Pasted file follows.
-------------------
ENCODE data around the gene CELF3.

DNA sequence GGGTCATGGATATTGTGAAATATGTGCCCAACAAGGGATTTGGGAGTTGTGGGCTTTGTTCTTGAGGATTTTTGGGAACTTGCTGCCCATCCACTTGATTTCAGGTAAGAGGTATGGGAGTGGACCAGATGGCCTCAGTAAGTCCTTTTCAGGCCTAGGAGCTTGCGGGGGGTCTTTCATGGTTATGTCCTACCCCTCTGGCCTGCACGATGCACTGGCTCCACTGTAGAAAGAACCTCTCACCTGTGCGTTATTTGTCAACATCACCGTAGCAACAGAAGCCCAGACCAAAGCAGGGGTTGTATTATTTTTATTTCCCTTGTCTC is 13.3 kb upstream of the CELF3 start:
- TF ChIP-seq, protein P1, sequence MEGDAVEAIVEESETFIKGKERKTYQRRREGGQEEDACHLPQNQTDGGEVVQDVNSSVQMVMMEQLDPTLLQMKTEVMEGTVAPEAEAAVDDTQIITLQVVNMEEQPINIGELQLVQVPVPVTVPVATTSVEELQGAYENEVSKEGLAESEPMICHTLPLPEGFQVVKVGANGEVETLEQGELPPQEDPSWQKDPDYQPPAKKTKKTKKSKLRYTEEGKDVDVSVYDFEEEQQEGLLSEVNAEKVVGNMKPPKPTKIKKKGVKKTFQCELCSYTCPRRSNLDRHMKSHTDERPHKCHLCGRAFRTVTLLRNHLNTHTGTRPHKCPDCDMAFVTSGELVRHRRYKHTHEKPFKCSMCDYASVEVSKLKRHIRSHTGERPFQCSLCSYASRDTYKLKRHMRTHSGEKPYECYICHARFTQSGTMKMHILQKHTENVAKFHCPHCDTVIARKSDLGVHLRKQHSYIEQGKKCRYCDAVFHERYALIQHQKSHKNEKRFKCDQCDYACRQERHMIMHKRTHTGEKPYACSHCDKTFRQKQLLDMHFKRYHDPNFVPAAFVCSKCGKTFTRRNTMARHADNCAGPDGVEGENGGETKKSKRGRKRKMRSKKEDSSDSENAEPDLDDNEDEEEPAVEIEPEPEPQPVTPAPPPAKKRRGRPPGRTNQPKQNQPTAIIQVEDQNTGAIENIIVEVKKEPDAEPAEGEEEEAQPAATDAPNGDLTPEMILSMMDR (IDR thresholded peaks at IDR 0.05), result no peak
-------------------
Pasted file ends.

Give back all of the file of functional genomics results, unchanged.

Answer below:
ENCODE data around the gene CELF3.

DNA sequence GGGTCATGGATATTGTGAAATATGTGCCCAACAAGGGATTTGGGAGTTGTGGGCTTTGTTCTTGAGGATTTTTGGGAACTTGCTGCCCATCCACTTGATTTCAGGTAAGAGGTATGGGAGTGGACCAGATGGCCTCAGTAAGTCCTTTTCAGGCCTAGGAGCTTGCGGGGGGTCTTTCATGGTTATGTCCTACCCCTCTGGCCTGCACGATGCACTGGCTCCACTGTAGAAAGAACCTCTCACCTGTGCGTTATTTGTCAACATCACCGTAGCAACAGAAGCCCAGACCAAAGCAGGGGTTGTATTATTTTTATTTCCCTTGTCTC is 13.3 kb upstream of the CELF3 start:
- TF ChIP-seq, protein P1, sequence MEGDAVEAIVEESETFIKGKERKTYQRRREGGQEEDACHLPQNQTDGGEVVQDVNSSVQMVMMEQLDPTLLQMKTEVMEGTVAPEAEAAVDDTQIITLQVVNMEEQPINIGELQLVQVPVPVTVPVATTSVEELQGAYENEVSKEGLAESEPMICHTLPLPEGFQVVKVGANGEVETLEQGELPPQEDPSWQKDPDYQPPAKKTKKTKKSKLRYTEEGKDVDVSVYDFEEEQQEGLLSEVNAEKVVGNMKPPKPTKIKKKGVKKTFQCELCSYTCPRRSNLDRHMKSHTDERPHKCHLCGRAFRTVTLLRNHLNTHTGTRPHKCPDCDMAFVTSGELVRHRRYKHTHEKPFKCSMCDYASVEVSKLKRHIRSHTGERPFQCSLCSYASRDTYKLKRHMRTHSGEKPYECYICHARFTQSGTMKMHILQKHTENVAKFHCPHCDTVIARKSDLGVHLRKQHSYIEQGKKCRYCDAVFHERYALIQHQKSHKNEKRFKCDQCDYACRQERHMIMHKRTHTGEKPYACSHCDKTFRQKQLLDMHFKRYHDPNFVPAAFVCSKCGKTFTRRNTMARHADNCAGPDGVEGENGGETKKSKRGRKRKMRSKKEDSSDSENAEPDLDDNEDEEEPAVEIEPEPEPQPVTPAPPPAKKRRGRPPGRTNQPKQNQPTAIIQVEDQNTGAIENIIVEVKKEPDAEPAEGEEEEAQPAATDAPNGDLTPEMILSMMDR (IDR thresholded peaks at IDR 0.05), result no peak